"A protected environment?" Jack repeated.  "What you mean is a damn prison."

"He would be given every comfort and convenience."

"Except my freedom," Daniel said.  "This is the same thing you people were going to do with the Tollans when they were brought here.  No matter how attractive you make it look it would still be a prison.  A gilded cage, regardless of how pretty, is still a cage.  That is not acceptable."

"You have no alternative, Doctor Jackson," Morrison insisted.

Daniel stared at the man coldly.  "Now, that's where you're wrong, Colonel."  He rose to his feet.  "I've already given you my answer on this.  You three can continue arguing all you like.  It's not going to do you any good."  Daniel turned to Hammond.  "If you will excuse me, General, I have work to get back to."  Not waiting to be dismissed, he walked out of the room.

A knock on his door jarred Daniel from his thoughts, which were not on the document that he'd been trying to translate for the past hour.  The door opened to reveal General Hammond.

"General?" Daniel questioned, surprised that the man had come there instead of calling Daniel to his office.  The archeologist began to stand.

"Don't get up, Doctor Jackson," Hammond said.  He came further into the room, shutting the door behind him.  "I owe you an apology, Son.  What took place in the briefing room never should have happened.  Colonel Morrison and Major Rice showed an appalling lack of consideration for you.  They both clearly forgot that it is your life and that you have some say in deciding your own future.  I told them and Doctor Fairview that I would be speaking directly to the president about this and that my recommendations to him would be that you remain with the SGC and in your position on SG-1.  I just got off the phone doing that very thing."


"And the president wishes to speak with you personally.  He has a great many questions and concerns."

Daniel nodded.  "When do I leave?"

"Tomorrow morning.  There will be a special military transport waiting for you at eight.  You are scheduled to meet the president at 1:30.  Colonel O'Neill has already requested that he be allowed to go with you, and I have agreed."

Daniel got up and wandered over to the bookshelf that held his field journals.  "What do you think the president will say, General?" he asked, looking at the books that were a written record of his life since joining the program.

"I can't say, Doctor Jackson, but I do know that he is a fair man who knows how important you are to the SGC and who  has great respect for you and everything you've done for this planet."  General Hammond walked up to the younger man.  "Doctor Jackson . . . Daniel."  He waited for the archeologist to look at him.  "I want you to know that, whatever you choose to do, whatever decisions you feel that you have to make, I will support you in any way that I can."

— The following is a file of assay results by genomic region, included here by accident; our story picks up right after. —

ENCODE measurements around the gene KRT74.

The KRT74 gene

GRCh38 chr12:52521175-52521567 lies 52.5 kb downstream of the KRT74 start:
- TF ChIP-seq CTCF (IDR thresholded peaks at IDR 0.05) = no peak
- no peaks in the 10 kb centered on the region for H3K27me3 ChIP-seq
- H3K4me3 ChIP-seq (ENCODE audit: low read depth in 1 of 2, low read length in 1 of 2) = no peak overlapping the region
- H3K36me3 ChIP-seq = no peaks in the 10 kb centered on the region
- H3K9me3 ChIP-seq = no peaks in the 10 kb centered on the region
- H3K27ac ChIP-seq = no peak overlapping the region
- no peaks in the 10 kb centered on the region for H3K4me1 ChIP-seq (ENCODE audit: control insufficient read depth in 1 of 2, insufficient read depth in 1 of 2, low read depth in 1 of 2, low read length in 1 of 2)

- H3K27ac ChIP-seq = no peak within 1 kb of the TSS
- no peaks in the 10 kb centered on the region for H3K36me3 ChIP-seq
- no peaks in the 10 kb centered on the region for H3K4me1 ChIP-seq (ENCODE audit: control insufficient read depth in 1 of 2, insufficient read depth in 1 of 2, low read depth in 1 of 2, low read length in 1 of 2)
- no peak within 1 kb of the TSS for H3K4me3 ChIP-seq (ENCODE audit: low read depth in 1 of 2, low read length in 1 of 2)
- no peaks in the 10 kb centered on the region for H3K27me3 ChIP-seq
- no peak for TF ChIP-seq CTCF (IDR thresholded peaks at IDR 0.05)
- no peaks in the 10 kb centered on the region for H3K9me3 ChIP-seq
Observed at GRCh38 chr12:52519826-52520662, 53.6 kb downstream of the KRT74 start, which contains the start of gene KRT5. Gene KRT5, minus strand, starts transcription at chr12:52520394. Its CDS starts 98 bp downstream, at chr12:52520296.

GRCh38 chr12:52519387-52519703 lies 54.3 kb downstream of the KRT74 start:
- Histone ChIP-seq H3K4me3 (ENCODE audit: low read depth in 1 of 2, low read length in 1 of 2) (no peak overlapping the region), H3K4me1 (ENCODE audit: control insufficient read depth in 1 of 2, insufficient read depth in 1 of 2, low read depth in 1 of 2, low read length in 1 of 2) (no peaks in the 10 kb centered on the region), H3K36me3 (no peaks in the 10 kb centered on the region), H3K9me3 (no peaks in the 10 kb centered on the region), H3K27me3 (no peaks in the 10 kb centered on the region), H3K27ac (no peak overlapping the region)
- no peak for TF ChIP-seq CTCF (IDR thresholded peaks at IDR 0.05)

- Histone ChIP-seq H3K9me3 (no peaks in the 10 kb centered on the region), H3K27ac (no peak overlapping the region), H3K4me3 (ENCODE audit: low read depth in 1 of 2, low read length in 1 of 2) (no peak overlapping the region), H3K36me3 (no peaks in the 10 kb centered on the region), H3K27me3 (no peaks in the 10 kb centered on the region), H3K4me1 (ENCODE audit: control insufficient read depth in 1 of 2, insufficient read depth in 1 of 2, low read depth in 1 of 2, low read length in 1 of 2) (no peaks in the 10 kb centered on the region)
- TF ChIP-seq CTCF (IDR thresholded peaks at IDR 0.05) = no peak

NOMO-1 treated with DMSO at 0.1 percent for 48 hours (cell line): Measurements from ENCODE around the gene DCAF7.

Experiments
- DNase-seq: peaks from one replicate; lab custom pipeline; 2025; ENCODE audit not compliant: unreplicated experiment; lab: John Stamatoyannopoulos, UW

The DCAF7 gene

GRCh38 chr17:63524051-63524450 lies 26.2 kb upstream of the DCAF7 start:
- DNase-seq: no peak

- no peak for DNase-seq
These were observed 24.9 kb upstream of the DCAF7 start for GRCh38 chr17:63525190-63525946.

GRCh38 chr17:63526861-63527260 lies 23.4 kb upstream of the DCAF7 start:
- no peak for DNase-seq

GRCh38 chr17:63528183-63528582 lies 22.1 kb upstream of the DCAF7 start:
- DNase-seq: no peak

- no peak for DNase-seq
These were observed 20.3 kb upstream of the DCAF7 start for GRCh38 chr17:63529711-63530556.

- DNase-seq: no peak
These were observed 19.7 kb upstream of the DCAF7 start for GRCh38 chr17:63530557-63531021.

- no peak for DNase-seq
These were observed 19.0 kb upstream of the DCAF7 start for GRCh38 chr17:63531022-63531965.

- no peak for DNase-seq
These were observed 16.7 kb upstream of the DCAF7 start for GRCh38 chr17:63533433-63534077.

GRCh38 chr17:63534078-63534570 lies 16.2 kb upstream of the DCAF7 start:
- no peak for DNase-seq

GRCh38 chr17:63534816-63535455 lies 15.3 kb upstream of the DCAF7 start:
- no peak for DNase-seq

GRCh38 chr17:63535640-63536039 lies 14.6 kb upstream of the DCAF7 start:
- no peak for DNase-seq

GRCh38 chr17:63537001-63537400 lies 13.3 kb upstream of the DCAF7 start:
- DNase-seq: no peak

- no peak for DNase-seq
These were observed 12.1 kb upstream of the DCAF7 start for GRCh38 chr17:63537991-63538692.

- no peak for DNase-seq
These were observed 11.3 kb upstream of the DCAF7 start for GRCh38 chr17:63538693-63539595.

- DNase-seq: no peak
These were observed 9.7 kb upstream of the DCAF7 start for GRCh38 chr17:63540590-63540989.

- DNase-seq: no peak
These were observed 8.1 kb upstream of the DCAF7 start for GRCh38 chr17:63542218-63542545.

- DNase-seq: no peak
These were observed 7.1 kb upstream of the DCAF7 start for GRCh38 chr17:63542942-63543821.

Daniel searched the eyes of the man he had come to respect deeply and think of as a friend.  "Thank you, sir."

After the general had gone, Daniel returned to his chair, but he did not return to work.  It wasn't long before Jack showed up.

"Did Hammond talk to you?" the colonel asked.

"Yes.  I guess we're going to be taking a little trip."

"Uh huh.  Maybe we'll get lucky and they'll be serving those cute little sandwiches for lunch at the White House."

Daniel frowned.  "Lunch?  My appointment with the president isn't until 1:30."

Jack started to fidget.  "Um . . . yeah.  Well, you see, we're going directly from the airport to the White House."

"Why?"  Daniel watched the way that his friend was acting, and, all at once, he knew the answer.  "They don't want me wandering free around DC, do they.  Why?  Are they afraid I'll do something or that something will happen to me?"  When Jack didn't answer, Daniel added, "Or maybe both?"

"They just want to take precautions, Daniel, that's all.  You're a . . . valuable natural resource.  Not that you weren't before.  You and Carter should both have been listed as national treasures years ago."

"But, now, I'm even more valuable, huh.  So valuable that everyone wants to lock me up in a vault somewhere."

"Give it time, Daniel," Jack said.  "Everyone's just acting like the owners of a brand new car that they want to keep safe."

"So . . . what?  Once I get a scratch or ding they'll stop locking me up in the garage every night and won't worry anymore about putting the rain cover on or taking up two spaces at the grocery store?"

Jack scrubbed a hand through his hair and sat down.  "I don't like this any better than you do, Daniel.  If I'd had any idea this was going to happen, I would have kept what you did on that planet a secret.  Nobody would have had to know about what you can do except the four of us."

Daniel let out a sigh.  "I'm sorry.  I know that you, Sam and Teal'c don't like this either.  Thanks for coming with me tomorrow."

"Hey, think nothing of it.  I just love visiting the White House.  Last time, I even got to meet the First Lady."

"I'm going to need some clothes from my place.  I don't have a suit here.  I assume they're not going to let me off base even to do that."

"Um, no.  Sorry.  I can get whatever you need, Daniel.  Just make me a list."

"Are we staying overnight or heading back right away?"

"We'll be flying back after the appointment."

Daniel jotted down a few things and gave the list to Jack.  He watched his friend leave, wondering if he would ever be allowed to go home again.

Next Chapter